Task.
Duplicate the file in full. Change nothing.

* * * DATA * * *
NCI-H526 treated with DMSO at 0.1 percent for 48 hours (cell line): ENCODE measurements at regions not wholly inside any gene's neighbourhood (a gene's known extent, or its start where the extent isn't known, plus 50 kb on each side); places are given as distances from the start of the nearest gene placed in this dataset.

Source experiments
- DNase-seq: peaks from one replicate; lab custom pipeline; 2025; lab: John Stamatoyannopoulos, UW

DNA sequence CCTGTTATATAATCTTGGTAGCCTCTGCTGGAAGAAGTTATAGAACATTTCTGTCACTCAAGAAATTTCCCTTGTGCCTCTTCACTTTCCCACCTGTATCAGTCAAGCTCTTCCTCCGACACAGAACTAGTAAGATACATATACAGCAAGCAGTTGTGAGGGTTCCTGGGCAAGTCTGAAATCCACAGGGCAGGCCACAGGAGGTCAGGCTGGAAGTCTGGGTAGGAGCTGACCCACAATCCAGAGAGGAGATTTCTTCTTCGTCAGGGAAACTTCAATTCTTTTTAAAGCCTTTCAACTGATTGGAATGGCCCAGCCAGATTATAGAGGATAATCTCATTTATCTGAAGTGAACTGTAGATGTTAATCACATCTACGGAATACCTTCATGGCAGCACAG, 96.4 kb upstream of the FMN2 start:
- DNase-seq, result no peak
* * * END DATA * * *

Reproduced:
NCI-H526 treated with DMSO at 0.1 percent for 48 hours (cell line): ENCODE measurements at regions not wholly inside any gene's neighbourhood (a gene's known extent, or its start where the extent isn't known, plus 50 kb on each side); places are given as distances from the start of the nearest gene placed in this dataset.

Source experiments
- DNase-seq: peaks from one replicate; lab custom pipeline; 2025; lab: John Stamatoyannopoulos, UW

DNA sequence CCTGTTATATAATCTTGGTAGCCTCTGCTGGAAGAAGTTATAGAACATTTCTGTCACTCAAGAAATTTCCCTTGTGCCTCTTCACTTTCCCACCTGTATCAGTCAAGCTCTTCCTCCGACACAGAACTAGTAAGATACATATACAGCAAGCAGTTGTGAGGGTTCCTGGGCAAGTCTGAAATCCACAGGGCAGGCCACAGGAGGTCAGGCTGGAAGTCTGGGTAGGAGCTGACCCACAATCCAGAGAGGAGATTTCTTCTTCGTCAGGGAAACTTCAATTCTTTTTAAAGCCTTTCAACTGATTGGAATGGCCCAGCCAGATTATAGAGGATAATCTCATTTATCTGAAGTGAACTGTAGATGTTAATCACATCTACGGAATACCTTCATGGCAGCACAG, 96.4 kb upstream of the FMN2 start:
- DNase-seq, result no peak